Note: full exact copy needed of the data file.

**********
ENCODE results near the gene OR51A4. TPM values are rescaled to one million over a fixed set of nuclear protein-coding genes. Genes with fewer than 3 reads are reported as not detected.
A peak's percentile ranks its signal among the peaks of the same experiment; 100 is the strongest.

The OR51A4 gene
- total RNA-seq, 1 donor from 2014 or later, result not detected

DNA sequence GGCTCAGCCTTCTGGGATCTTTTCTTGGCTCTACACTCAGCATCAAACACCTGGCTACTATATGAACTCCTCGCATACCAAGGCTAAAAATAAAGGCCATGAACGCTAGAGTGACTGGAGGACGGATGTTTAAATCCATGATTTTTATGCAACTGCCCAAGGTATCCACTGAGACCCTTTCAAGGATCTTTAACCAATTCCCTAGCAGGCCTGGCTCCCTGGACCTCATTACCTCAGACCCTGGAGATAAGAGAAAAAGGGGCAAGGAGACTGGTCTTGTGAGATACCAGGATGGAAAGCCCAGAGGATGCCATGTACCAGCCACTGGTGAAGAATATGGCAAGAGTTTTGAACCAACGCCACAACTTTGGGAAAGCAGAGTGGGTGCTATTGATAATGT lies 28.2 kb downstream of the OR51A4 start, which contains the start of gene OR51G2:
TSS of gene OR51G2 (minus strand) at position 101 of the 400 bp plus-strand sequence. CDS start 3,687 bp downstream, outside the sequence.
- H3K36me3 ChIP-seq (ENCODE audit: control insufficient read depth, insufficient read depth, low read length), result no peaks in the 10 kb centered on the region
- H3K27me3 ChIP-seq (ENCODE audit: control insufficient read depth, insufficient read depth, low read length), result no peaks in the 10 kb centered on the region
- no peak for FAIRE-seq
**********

ENCODE results near the gene OR51A4. TPM values are rescaled to one million over a fixed set of nuclear protein-coding genes. Genes with fewer than 3 reads are reported as not detected.
A peak's percentile ranks its signal among the peaks of the same experiment; 100 is the strongest.

The OR51A4 gene
- total RNA-seq, 1 donor from 2014 or later, result not detected

DNA sequence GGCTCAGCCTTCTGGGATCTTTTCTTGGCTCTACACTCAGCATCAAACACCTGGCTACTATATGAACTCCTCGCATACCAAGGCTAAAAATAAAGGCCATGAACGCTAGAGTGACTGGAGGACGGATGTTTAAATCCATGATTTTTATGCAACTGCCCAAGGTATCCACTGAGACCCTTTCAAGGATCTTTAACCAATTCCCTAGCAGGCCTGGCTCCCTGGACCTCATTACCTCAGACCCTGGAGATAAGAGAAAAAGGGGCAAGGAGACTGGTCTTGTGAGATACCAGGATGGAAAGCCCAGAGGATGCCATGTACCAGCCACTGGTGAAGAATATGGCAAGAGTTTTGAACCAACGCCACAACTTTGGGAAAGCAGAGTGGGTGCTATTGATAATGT lies 28.2 kb downstream of the OR51A4 start, which contains the start of gene OR51G2:
TSS of gene OR51G2 (minus strand) at position 101 of the 400 bp plus-strand sequence. CDS start 3,687 bp downstream, outside the sequence.
- H3K36me3 ChIP-seq (ENCODE audit: control insufficient read depth, insufficient read depth, low read length), result no peaks in the 10 kb centered on the region
- H3K27me3 ChIP-seq (ENCODE audit: control insufficient read depth, insufficient read depth, low read length), result no peaks in the 10 kb centered on the region
- no peak for FAIRE-seq